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January 17th, 2021:

Weekend link dump for January 17

“David Hasselhoff is auctioning off KITT from Knight Rider“.

“The ongoing breach affecting thousands of organizations that relied on backdoored products by network software firm SolarWinds may have jeopardized the privacy of countless sealed court documents on file with the U.S. federal court system, according to a memo released Wednesday by the Administrative Office (AO) of the U.S. Courts.”

“For Biden’s Justice Department, tackling domestic terrorism will now be front and center.”

“Even Trump Loyalists Can No Longer Defend His Legacy”. But don’t let that let them off the hook even a little.

“Every Republican—all 147 of them but especially Josh Hawley and Ted Cruz—who voted to overturn election results even after the insurrectionist mob of terrorists drove them out of the House and Senate chambers must be held to account and ostracized. Hitting them where it hurts by taking away their big donors is exactly the right lane for the [Project] Lincoln gang to be in.”

That defamation lawsuit against Sidney Powell looks pretty solid.

“The PGA of America will strip Donald Trump of the 2022 PGA Championship, which is scheduled to be held at Trump National Bedminster golf club in New Jersey.” There’s similar action in Scotland, affecting Turnberry.

“When historians eventually tally the cost of the Donald Trump era, the manifold indecencies of which culminated in Wednesday’s sacking of the United States Capitol during a failed insurrection, golf will not be counted among its casualties. The game will instead be portrayed as Trump’s refuge, something he did while ignoring a pandemic that has claimed 365,000 lives, refusing to acknowledge a resounding electoral defeat, and inciting feeble-minded fascists to violence that left five people dead at the opposite end of Pennsylvania Avenue. That’s the best case scenario.”

“It is the main cause of our current crisis – and of the difficulty in solving it. Today’s Republican party is one where it is considered divisive to take decisive action against a faction that was trying to hunt down Democratic _and_ Republican politicians a few days ago.”

“Preferring such lies seems strange, given that they involve a massive evil conspiracy that includes nearly everyone at every level of government and in every institution. It’s an awful thing to imagine that the entire world is out to get you and that the situation is so dire that you’ve got to arm yourself and begin stockpiling food so you can flee to the woods as your only slim hope for survival. But it’s an even more awful thing to reach the point where you consider your whole life — your job, your family, your home, your church, your passions — as so entirely meaningless and unrewarding that you’d be better off as someone on the run from such a massive, evil conspiracy.”

RIP, Michael Apted, award-winning director of the 7 Up documentary series and much more.

RIP, Pat Loud, matriarch of the family featured in An American Family, the first TV reality series.

“Let it be known to the business world: Hire any of Trump’s fellow fabulists above, and Forbes will assume that everything your company or firm talks about is a lie. We’re going to scrutinize, double-check, investigate with the same skepticism we’d approach a Trump tweet. Want to ensure the world’s biggest business media brand approaches you as a potential funnel of disinformation? Then hire away.”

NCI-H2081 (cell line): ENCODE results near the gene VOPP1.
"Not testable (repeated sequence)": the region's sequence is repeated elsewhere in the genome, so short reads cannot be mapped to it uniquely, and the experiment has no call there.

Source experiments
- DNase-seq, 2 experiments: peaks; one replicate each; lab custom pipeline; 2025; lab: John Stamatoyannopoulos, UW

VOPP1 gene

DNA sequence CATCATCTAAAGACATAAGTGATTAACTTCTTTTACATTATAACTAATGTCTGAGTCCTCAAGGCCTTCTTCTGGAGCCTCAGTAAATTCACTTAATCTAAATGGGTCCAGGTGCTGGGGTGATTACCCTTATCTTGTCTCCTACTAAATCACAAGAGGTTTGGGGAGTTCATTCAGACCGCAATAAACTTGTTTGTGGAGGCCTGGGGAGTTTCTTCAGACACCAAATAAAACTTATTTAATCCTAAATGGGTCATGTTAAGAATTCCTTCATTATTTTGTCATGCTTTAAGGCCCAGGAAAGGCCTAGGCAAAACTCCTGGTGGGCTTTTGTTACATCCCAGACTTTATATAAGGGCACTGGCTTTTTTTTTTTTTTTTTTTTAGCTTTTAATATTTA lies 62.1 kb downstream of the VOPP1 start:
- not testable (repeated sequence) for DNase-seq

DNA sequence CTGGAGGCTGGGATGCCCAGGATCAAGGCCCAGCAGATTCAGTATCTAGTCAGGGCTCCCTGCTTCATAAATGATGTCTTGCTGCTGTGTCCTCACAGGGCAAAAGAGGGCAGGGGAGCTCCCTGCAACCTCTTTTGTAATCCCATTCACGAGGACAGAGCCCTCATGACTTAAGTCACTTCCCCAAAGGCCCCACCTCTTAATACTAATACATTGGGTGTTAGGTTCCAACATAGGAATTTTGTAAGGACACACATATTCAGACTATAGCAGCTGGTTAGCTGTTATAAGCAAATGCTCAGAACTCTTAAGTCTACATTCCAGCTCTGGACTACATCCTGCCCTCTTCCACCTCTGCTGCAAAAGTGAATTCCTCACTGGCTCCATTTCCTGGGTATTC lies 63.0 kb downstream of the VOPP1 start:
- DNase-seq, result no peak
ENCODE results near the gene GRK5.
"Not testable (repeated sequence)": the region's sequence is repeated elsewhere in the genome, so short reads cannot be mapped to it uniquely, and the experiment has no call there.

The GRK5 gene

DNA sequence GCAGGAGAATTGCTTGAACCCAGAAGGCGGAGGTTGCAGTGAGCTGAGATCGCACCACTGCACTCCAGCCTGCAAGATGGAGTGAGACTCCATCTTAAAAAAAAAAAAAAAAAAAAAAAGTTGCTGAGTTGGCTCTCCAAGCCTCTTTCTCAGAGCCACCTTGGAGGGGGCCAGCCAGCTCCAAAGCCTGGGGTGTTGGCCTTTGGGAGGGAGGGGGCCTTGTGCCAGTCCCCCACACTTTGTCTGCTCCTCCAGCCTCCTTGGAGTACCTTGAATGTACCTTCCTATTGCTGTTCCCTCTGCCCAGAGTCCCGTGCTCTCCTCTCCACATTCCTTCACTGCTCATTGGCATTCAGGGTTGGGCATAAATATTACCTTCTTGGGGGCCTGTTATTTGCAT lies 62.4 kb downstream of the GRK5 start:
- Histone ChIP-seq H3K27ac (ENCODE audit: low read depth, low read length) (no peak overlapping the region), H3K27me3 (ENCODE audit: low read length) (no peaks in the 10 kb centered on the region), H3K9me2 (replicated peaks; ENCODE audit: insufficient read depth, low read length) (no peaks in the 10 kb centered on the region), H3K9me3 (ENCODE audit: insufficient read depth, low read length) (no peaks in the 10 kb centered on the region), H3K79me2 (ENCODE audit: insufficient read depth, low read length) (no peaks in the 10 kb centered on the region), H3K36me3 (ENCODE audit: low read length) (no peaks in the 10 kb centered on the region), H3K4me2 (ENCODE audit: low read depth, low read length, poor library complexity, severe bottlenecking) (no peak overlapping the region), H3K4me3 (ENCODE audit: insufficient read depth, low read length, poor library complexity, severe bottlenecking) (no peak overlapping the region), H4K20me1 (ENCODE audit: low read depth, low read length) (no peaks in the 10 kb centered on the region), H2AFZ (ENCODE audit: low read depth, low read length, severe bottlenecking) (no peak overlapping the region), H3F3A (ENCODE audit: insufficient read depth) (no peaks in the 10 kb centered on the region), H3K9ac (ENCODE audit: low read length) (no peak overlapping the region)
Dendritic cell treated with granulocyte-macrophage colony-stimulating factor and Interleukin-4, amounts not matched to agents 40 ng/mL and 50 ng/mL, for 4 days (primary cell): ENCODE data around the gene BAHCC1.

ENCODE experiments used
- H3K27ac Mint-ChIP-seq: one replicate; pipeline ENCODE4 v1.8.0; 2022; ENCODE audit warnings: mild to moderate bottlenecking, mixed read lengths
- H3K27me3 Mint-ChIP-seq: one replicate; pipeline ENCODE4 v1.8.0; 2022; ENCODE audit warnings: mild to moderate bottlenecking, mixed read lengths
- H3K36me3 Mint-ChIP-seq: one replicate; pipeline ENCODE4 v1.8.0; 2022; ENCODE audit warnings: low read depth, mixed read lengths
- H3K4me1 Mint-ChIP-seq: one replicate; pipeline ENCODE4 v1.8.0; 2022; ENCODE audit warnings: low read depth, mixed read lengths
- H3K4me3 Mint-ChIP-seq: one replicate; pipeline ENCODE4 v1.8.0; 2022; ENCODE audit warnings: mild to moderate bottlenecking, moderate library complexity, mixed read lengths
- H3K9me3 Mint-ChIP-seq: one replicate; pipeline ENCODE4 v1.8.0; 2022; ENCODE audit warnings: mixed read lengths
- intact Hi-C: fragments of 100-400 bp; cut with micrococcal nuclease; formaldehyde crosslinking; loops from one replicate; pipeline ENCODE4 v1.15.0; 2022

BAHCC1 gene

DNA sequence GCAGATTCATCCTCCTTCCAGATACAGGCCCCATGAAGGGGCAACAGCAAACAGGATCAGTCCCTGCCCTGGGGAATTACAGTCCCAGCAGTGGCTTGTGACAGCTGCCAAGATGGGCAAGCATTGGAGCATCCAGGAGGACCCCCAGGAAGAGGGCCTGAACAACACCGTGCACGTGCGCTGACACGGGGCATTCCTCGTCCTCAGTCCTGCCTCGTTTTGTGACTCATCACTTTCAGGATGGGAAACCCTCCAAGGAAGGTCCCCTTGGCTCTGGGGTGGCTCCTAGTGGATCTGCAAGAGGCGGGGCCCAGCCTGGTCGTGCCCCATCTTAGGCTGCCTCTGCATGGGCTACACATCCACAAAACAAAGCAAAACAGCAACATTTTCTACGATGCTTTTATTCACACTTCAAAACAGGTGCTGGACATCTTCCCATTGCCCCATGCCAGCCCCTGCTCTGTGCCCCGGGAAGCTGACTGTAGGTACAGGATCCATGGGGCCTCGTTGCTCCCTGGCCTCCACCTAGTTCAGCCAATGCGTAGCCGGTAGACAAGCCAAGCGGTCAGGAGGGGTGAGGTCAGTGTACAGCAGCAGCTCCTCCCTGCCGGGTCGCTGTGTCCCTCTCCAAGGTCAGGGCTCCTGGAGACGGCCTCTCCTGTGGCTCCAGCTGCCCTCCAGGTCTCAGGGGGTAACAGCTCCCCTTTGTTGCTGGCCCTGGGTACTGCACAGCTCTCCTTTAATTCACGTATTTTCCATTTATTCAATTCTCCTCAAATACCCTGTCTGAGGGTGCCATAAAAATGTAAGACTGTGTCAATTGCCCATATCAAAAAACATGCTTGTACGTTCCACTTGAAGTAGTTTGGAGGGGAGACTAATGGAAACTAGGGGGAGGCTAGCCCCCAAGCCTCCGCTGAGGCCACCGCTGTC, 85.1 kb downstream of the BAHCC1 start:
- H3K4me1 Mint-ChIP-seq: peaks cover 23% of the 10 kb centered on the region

“Republican Attorneys General Association Encouraged Supporters To Attend Wednesday’s Action At The Capitol”.

“I’ve received several DMs from friends asking what do to about parents/family members who believe misinformation regarding the election, vaccines and COVID. Here’s a research-based thread to help explain the roots of these beliefs and how to (and how *not* to) address them.”

Losing his law license should be the first of a very long list of consequences for Rudy Giuliani.

Facial recognition technology is still a bad thing, even if right now it is being used against bad people.

“If you want to understand the real Deep State, the biggest thing you need to know is it’s institutional, impersonal, and operates on a national scale.”

Here’s one thing Parler was good for.

As far as I’m concerned, Elizabeth Smart has a lifetime pass to do most anything she wants.

RIP, Siegfried Fischbacher, the “Siegfried” part of Siegfried & Roy.

“I think it’s reflective of where Trump’s own status is these days in which he has relatively little to offer and people don’t want to be associated with him generally. The fact is he’s not going to get the A team.”

RIP, Joanne Rogers, pianist, humanitarian, and widow of Fred “Mr.” Rogers. You should read this LA Times profile of her, it’s terrific.

““Unity” begins with repentance, and Republicans should get started. Supporting Trump’s removal from office and instituting his permanent exile from American politics are the necessary first steps.”

RIP, Charlie Thomas, former owner of the Houston Rockets.

“Situation with new #sarscov2 variants is becoming harder to follow (and not just because of the names), so let me try and give a brief overview: Where are we at? What should we be worried about? And how worried?”

Legislative diversity report 2021

It’s a tiny bit more diverse, but not by much.

In a perennial takeaway of The Texas Tribune’s demographic analysis, the Texas Legislature remains mostly white and male.

When the 2021 legislative session begins Tuesday, 3 of every 5 lawmakers in the state House and Senate will be white, although white Texans make up just 41% of the state’s population. That’s largely a function of the Republican dominance of the Capitol and the dearth of diversity in the party’s ranks. All but five of the 100 Republicans in the Legislature are non-Hispanic white people.